It’s been a rather slow day, but somewhat productive (only about 10 or 11 commits :@). My families made sure that I’ve had a throbbing headache most of the day… rat fuckers! But at least there is some work to show for it. tpsh now has a concept of $PATHEXT based on cmd.exe’s %PathExt% variable.
Windows is ruled by file extensions, while UNIX could care less about them; so really one of the few good things about Microsoft’s cmd.exe is you can tell it what file extensions should be “understood”, i.e. so you can type ‘notepad’ instead of ‘notepad.exe’. Since tpsh is modeled after the standard Unix sh, it’s mostly oblivious to file extensions: it cares about names. However it is virtually _impossible_ to use Windows from the CLI level without implementing something like PATHEXT or typing yourself into a nightmare (winxp/cmd.exe is actually good at making you do that, compared to a unix/sh).
For better compatibility with a Windows environment, tpsh now implements it’s (my) own concept of the feature, complete with a ‘pathext’ option (default on) to toggle the functionality. The main reason tpsh does this, is so I can type ‘gvim’ when I mean ‘C:Pathtogvim.bat’, the fact that I’m used to typing ‘vim’ is aside the point lol. (I rarely use gvim off win32 b/c of diffs between nt and unix cli)
About the only time I use file extensions is when forced (Win32), when ideal (.zip, .tar, etc), when saving text with CRLF for new line indicators (notepad friendly .txt), multimedia files (.png, .ogg, etc), or when deploying crap to a Windows machine lol. So it’s not an important thing for me; just a time saver.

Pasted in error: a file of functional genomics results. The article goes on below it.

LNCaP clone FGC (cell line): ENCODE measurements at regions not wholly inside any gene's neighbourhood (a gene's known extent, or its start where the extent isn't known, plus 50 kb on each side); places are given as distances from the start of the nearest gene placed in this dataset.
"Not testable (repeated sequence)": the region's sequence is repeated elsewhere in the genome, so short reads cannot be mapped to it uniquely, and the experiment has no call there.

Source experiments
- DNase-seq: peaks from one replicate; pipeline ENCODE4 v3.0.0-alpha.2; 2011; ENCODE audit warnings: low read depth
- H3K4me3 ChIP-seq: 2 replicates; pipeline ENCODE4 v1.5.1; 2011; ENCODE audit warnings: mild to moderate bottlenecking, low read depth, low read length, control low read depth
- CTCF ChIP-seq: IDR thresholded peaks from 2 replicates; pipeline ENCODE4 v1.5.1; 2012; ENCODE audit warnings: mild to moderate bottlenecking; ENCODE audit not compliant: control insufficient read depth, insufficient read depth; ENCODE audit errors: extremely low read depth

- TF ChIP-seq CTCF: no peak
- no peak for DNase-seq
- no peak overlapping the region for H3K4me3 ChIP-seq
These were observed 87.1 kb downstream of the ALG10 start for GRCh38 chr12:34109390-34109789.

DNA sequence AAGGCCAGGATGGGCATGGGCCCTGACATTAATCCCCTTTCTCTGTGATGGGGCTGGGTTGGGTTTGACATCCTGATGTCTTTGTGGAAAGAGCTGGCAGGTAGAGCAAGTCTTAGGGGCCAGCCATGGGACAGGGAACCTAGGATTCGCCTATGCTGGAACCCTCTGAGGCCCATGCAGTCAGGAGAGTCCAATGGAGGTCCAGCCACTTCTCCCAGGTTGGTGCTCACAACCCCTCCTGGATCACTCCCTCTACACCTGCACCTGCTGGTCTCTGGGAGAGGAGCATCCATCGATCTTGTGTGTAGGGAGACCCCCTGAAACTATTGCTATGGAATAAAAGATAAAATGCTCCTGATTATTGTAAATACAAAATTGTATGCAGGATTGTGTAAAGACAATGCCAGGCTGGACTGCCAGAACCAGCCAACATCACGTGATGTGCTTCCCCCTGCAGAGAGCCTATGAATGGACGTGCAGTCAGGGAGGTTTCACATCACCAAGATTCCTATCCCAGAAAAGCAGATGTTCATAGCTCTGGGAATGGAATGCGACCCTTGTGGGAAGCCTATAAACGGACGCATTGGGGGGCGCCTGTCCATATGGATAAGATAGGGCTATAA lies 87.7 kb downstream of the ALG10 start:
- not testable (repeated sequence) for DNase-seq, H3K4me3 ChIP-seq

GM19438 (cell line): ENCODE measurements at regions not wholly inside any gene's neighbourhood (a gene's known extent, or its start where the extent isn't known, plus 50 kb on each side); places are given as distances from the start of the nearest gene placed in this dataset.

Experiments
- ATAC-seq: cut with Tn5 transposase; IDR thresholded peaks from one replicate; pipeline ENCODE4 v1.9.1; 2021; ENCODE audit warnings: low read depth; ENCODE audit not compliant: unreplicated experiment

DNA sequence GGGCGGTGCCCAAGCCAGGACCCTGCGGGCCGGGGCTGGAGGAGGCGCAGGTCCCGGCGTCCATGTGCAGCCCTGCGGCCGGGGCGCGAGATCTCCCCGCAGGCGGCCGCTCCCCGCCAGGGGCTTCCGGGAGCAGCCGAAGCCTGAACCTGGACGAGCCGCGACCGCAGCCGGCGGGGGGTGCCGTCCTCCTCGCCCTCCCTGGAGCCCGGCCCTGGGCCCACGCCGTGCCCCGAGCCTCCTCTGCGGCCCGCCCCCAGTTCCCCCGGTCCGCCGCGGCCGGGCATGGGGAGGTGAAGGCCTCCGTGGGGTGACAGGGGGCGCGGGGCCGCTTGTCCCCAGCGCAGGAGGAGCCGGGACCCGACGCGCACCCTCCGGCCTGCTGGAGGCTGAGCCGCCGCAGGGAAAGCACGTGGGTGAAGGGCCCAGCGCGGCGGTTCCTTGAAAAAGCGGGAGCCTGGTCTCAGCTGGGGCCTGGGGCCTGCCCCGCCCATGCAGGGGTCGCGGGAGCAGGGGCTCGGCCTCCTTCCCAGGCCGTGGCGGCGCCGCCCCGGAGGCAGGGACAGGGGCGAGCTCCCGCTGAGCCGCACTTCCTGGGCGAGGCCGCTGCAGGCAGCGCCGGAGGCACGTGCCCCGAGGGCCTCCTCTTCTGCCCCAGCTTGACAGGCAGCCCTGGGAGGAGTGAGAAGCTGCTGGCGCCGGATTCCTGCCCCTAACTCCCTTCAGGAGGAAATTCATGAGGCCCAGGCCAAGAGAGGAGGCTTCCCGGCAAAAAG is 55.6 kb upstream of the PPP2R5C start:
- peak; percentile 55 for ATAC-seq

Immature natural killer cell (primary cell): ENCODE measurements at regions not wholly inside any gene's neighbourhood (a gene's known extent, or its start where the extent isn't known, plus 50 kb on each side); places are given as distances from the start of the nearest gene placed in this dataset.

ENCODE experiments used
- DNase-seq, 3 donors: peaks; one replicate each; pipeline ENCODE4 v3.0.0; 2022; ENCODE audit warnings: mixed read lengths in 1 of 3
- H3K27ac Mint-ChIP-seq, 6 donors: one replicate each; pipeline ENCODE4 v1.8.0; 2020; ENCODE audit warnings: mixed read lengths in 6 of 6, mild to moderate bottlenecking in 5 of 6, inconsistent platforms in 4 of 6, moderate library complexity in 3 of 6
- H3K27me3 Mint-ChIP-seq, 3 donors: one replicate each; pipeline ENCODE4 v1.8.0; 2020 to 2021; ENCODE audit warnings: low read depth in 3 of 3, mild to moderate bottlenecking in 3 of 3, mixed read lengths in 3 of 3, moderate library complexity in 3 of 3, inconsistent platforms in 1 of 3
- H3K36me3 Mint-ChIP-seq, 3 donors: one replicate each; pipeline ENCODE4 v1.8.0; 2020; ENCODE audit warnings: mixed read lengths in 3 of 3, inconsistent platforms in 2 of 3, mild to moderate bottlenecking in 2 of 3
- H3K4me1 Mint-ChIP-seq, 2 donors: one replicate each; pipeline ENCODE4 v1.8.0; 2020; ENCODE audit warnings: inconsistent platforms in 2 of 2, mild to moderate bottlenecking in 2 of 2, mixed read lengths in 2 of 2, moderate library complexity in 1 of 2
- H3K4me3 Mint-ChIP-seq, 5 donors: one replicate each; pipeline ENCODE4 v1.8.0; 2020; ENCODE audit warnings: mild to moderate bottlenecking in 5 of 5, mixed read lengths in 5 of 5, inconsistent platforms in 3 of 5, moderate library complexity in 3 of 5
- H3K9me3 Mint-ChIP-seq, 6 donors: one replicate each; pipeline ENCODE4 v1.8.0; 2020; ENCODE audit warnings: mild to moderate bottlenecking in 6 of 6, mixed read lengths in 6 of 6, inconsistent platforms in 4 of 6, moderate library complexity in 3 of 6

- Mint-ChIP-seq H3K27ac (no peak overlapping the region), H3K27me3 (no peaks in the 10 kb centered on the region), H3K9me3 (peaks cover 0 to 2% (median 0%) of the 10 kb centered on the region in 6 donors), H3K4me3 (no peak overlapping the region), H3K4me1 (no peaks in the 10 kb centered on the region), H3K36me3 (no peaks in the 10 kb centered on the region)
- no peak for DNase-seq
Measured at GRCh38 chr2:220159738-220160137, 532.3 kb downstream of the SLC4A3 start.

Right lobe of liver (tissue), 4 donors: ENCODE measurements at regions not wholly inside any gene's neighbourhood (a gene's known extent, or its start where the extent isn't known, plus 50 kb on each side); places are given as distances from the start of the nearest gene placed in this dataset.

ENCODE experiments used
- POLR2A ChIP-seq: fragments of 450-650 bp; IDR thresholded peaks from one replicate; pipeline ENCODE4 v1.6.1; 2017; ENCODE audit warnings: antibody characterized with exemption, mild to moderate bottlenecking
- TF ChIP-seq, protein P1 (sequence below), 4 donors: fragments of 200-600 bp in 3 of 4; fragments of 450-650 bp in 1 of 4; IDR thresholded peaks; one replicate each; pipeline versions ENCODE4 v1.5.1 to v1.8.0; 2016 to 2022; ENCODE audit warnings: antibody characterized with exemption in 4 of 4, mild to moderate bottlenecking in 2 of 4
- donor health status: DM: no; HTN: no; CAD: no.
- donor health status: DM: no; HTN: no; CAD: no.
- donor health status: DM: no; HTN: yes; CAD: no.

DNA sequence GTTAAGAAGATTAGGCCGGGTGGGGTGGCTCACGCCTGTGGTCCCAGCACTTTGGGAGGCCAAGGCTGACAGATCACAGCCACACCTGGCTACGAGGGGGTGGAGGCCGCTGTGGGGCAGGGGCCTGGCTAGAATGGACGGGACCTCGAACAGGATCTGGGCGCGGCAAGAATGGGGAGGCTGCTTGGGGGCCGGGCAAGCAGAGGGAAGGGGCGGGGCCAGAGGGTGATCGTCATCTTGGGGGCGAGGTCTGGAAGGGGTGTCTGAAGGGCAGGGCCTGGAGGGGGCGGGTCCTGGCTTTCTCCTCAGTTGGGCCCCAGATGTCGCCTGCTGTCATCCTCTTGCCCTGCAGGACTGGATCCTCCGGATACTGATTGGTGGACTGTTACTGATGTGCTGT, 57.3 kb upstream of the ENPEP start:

Another thing I sorted out is what I call the “hash separator” for environment variables. UNIX shells by convention separate values like $PATH with a ‘:’, e.g. ‘/bin:/usr/bin’, but DOS and related bastards use ‘;’ for things like %PATH%, e.g. ‘C:Windows;C:WindowsSystem32’. Because many older operating systems use a ‘letter:path’ style for paths anyway, there is no universally portable default setting. Since virtually all operations involving a variables like PATH, CDPATH, and ENV (an extension used in tpsh, which I’ve never seen another shell use) involve a hash table, I call the mark the ‘hash-sep’ for short. One of today’s changes was exposing the hash-sep directly to the user.
The default hash-sep is ‘;’ under MSWin32, DOS, and OS/2 and ‘:’ otherwise, I’ve no clue what the hell VMS uses and don’t have access to it, so no worries yet ;-). Whenever the user changes the HASHSEP environment variable, the next time an operation that relies on it (basically hsplit(), short for hash-sep split()) the shell compiles it down to a suitable regular expression to save time on future commands.
setenv HASHSEP '/'
the rehash will cause ‘/’ to compile via qr for to speed up later splits; and due to the change of hashsep, causes the internal cache of $PATH to switch from the default ‘:’ or ‘;’, to ‘/’, which is probably not something anyone wants to do, but being able to fiddle with it can be useful for scripting reasons ^_^. Not to mention the fact that it makes concatenating things like PATH/CDPATH settings more portable when the environment requires something different.
Another bit of today’s work, was setting it up so that the history built-in now displays the correct line numbers. I want to setup builtins to save/load data from HISTFILE; so that command history is not lost between sessions – I’ve always had a bit of an itch about how most shells deal with it; wonder what tpsh might do hehe. Not sure about the $LINENO yet, I never really use it in scripting or interactive usage that much: will probably take the single unix specification into consideration on $LINENO.
If I didn’t have to so much crap for tomorrow, I could probably have half the manual done tonight and still get to bed before 0600 local. But no…. work early, work long, to be driven nuts after work, and probably end up PTFO instead of coding the night way.
my idea of a great vacation: a Ferrari, laptops, solar panels to power them, hot date, and a tropical island with a sunny beach 😉